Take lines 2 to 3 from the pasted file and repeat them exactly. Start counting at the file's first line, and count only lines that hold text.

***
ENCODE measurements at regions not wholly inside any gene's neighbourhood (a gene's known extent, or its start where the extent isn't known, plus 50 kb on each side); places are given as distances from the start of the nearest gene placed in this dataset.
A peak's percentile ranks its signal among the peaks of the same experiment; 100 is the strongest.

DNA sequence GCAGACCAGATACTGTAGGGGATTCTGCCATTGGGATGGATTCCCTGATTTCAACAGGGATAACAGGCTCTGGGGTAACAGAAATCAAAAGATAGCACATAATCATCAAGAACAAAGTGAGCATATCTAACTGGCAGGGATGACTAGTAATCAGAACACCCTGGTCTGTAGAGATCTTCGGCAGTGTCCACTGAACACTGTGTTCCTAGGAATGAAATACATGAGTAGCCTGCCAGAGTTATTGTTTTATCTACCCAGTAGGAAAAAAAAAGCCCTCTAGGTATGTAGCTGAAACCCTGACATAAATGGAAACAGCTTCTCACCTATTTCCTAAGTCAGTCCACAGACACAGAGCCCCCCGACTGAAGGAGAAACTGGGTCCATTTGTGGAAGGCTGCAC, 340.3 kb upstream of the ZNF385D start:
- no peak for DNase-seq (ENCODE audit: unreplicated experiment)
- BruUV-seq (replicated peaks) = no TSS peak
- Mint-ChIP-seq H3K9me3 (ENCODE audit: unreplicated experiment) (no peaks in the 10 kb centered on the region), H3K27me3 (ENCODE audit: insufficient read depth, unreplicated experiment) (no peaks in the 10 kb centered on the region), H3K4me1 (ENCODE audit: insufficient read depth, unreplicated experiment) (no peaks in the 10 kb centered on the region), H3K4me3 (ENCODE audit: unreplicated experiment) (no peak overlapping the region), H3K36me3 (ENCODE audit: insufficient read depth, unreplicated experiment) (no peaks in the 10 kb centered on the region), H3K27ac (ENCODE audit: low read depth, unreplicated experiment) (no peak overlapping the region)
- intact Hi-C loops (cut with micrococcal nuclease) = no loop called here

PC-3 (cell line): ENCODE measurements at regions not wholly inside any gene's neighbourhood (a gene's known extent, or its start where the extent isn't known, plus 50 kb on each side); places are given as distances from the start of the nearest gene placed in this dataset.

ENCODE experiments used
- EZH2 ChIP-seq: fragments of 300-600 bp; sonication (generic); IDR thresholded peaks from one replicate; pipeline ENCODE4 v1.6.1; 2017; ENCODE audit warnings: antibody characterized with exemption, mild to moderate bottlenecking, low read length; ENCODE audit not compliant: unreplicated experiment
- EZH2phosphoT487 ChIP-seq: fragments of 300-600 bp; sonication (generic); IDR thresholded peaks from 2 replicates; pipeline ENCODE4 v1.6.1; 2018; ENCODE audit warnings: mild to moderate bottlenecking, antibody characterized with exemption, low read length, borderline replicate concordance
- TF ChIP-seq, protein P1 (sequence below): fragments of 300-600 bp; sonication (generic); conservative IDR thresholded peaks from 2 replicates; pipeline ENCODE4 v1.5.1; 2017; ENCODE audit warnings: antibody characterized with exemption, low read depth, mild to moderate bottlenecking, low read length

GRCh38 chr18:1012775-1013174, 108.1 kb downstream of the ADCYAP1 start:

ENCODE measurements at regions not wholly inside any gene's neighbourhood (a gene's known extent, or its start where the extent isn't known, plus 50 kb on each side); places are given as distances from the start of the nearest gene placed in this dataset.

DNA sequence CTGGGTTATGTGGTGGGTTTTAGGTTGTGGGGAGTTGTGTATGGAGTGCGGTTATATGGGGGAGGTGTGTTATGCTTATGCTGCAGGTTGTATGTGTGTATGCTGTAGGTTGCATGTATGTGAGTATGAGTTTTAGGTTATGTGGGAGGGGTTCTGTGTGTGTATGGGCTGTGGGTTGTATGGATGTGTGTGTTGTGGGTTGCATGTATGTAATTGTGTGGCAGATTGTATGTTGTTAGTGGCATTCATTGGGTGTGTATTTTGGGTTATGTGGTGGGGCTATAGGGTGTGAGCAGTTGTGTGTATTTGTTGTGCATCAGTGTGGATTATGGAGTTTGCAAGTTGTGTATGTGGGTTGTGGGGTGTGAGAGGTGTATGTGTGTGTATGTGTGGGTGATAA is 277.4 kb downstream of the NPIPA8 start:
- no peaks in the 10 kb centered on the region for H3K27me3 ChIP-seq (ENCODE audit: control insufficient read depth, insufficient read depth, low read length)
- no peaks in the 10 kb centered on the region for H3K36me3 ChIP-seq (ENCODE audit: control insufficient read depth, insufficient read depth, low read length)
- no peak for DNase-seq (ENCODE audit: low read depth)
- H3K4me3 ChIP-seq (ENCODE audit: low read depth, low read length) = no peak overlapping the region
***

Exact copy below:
A peak's percentile ranks its signal among the peaks of the same experiment; 100 is the strongest.

DNA sequence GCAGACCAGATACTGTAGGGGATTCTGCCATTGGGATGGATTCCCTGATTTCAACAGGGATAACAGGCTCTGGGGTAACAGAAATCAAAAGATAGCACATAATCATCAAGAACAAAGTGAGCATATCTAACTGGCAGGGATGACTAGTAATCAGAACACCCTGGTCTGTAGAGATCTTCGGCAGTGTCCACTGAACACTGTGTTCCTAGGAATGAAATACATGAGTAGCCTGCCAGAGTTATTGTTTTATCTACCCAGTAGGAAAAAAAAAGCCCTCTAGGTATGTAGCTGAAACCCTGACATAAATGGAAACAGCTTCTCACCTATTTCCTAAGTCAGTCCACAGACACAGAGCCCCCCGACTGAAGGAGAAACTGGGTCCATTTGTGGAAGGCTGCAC, 340.3 kb upstream of the ZNF385D start: